However, as we turned around we saw a sign which hadn’t been posted towards us on the way up, warning of grizzlies in the area.  Not sure we’d had hung around so long wafting aromas of smoked salmon had we seen it on the way up !  Oh well Mojo kept me safe !

It was a nice walk but my height issues at the end took the edge off of it for me.  There are plenty of other sub-alpine trails in this park which we will no doubt explore much more in the future.


Saturday, July 20, 2013

Diez Vistas Trail

This week in the continued good weather I walked the Diez Vistas Trail near Buntzen Lake with Mojo.

The last time I walked here a couple of years ago it had clouded up and the views were not so great, today however it remained mostly sunny.

We cross the far Southern end of Buntzen Lake on the floating bridge before starting the steep ascent up the Diez Vistas Trail.


After a lengthy slog through the forest we get to the first lookout with views of Bedwell Bay.


A short distance further we reach the main viewpoint which provides panoramic views across Indian Arm and Metro Vancouver.  North Vancouver is the stretch of land just across the water and Downtown is in the far-right in the distance.


Mojo takes in the view too.

Mojo on Diez Vistas Trail lookout

The far end of this peninsula reaching into Indian Arm with the island on the end is Jug Island Beach (and Jug Island) where we have walked a few times before. The cove on the opposite side of the water with the marina is Deep Cove.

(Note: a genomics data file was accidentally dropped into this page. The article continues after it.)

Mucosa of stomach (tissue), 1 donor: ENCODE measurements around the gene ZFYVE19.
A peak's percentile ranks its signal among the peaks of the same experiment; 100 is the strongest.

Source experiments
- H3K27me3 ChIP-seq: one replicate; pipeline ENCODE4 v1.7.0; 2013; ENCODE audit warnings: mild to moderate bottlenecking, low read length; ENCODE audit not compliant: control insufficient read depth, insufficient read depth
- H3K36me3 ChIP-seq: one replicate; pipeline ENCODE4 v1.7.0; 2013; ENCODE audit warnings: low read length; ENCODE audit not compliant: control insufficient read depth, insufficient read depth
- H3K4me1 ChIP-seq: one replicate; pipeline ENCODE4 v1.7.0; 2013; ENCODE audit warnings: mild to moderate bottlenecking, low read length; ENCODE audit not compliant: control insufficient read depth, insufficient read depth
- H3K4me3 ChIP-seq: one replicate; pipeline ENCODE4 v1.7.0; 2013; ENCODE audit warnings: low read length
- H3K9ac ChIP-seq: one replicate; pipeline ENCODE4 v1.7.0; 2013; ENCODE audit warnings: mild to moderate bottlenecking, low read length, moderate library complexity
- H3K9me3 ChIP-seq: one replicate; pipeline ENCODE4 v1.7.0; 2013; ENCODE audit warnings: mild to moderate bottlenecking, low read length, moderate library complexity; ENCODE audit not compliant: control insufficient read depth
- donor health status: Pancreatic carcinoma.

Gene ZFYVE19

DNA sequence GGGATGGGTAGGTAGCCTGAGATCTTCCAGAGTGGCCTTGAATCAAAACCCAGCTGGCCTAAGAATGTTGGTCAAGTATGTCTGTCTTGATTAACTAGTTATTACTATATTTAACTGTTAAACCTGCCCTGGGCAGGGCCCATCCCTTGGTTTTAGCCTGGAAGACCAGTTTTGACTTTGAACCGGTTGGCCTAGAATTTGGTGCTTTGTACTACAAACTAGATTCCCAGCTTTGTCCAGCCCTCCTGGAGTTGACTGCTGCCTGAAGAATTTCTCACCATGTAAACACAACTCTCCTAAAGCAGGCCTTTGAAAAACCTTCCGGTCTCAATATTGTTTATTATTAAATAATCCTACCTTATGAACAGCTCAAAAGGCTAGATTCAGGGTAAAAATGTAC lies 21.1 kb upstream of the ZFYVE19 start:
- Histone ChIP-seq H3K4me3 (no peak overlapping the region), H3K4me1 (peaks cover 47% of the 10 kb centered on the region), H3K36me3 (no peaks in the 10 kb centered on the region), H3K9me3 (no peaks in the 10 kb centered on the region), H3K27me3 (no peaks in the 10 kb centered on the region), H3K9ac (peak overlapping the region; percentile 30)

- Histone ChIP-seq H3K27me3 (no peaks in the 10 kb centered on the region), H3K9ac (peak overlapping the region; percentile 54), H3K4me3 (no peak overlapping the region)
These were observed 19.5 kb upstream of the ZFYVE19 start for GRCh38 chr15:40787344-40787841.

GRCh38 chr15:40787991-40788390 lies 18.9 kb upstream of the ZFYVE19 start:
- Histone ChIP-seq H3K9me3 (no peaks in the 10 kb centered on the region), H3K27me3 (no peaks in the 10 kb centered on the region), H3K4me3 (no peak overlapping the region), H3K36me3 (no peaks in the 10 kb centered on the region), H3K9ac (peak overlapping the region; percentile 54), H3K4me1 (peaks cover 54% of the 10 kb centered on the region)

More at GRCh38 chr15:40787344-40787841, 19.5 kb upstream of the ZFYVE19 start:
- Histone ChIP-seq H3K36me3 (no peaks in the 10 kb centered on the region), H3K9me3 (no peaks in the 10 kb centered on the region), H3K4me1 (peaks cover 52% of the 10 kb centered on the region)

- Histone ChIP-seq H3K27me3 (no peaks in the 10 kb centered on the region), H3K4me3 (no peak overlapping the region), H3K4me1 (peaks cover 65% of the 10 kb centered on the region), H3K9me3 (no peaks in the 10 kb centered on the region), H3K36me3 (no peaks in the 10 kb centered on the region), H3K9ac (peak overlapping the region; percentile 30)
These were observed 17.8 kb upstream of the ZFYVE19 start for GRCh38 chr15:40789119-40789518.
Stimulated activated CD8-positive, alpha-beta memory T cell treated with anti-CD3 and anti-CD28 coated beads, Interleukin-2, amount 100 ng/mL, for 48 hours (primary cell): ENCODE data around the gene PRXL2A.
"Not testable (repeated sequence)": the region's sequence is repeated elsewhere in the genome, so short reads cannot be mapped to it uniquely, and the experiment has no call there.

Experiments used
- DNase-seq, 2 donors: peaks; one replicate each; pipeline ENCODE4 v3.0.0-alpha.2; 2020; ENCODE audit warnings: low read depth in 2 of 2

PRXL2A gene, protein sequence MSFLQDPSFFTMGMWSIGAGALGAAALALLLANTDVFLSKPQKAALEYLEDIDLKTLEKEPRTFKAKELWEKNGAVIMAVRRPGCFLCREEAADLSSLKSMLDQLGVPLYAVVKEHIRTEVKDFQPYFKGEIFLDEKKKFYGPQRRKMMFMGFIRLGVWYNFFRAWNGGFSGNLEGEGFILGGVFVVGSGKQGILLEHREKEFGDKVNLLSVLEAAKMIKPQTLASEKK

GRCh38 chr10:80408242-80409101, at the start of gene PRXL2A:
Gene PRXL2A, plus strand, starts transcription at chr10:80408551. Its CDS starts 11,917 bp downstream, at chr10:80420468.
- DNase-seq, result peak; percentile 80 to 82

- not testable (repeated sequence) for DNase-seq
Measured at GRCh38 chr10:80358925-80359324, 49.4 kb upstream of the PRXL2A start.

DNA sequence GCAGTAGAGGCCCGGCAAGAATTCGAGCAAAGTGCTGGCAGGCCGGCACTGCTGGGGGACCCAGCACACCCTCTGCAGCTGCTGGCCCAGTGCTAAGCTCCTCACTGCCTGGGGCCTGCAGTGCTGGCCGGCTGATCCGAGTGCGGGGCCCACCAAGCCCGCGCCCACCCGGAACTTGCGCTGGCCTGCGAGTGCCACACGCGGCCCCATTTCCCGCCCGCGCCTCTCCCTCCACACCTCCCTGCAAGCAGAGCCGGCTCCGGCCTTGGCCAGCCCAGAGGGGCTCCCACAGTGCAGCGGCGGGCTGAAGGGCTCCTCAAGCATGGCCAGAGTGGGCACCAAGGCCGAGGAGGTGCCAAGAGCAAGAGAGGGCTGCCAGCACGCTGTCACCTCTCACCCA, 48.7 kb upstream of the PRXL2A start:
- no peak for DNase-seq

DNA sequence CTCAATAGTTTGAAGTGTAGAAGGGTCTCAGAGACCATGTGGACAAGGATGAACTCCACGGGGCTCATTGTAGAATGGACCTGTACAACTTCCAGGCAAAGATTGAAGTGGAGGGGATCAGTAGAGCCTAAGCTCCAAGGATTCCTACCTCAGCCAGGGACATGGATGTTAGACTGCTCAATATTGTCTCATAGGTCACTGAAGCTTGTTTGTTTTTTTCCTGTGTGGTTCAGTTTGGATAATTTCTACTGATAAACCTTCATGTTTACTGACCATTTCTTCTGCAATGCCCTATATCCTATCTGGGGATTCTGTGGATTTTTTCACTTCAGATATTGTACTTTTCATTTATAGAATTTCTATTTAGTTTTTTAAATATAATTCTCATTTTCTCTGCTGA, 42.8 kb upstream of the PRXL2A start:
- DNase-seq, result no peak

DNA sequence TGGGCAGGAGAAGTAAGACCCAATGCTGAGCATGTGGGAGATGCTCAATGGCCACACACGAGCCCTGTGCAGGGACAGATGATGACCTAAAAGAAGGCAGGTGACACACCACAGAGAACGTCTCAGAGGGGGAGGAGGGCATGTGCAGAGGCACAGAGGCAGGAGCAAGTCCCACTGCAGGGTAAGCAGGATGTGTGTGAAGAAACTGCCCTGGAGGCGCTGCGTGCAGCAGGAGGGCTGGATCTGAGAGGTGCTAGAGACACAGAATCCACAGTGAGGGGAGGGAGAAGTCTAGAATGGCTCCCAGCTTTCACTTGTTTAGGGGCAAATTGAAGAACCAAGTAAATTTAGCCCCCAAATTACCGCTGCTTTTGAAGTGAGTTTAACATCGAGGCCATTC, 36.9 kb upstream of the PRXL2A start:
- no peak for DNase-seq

Further along the ridge we get views to the North up Indian Arm


The trail gradually drops down at the far end of the ridge and brings us beyond the North end of Buntzen Lake.  Views here across McCombe Lake as we walk back towards North Beach of Buntzen.


Then we get our first glimpse again of Buntzen Lake. 


We stopped for lunch at the North Beach where Mojo cooled off and swam before walking back along the East trail via the Dog Beach to the car.  It was lovely at Buntzen but being school holidays and a warm sunny July day the trails around the lake and beaches were all very busy so no worth stopping for snaps.

Thursday, June 13, 2013

Anderson Point on Baker Lake, WA

This week I had to drive down to Bellingham in Washington to visit with our US bank and so took the opportunity afterwards of taking Mojo for a walk somewhere we hadn’t been before.

Since his illness Mojo is not up to really long hikes anymore so I had to choose carefully a route that would give us enough walking and some good views without pushing the little fella too much.